Hint: Almost all drummers use the Moeller method while playing a grove on the high hats even if they don't realize it. You whip the stick down on the high hat striking the edge of the hats with the shoulder of the stick - that's a downstroke with the hand and the stick. Then while your hand is on the upstroke you let your wrist flop down so that the tip of the stick comes down and hits the top hat while the hand is on the upstroke. That's two stick strokes with a single hand stroke. You can play 3, 4 or more stick stokes with a single hand stroke.

From what I've seen, the Moeller method is most useful as an accenting technique. Check out Jim Chapin's video "Speed, Power, Control & Endurance."

I think the Gladstone and Moeller methods work perfectly together. Picture playing a fast single stroke roll using the Gladstone "rebound" technique. Then suppose you want to play some accents. For each accented note, the hand comes up (with the wrist totally limp and the stick pointing down) and then whips the stick down onto the drumhead.

Hope this was helpful.


bear45
(Tiger Talk Pro)
Mon Dec 29 2003 04:54 PM
64.252.77.13
Re: Moeller vs Gladstone ?

Ratamat.......now it's getting there, thanks.
You have helped!

I will have to view the Chapin video.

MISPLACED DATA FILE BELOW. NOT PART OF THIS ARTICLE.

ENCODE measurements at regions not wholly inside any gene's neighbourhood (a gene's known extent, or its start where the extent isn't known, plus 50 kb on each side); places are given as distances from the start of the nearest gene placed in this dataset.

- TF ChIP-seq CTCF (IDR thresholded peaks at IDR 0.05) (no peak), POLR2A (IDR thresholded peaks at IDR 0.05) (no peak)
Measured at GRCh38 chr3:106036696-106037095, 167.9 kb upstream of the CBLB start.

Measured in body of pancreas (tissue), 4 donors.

Now if you could answer another question.

What does the Joe Morello video have in it that I can also get something out of. Are they going to have conflicting things?


TigerBillAdministrator
(Tiger Talk Pro)
Mon Dec 29 2003 07:50 PM
65.40.123.228
Re: Moeller vs Gladstone ?

To add a couple of my own observations on the Gladstone vs. Moeller dilemma, don't worry so much about the exact grip you use (French, German, American). If you really break it down, you'll realize that you use all 3 (at various times) as you move around the drumset.

In a nutshell (and in my approach to playing), I apply the Gladstone technique to all strokes played and I employ a modified Moeller method for certain styles of accenting.

Much more detail will be found in my upcoming book and DVD on Monster Chops. [Cool]


bear45
(Tiger Talk Pro)
Mon Dec 29 2003 09:39 PM
64.252.77.13
Re: Moeller vs Gladstone ?

Cool, TB!

I pretty much figured what you said here, after thinking through all this.

I'll look forward to new the stuff!

Thanks all~!


Robin123
(Tiger Talk Trainee)
Wed Oct 11 2006 05:58 AM
70.183.6.162
Re: Moeller vs Gladstone ?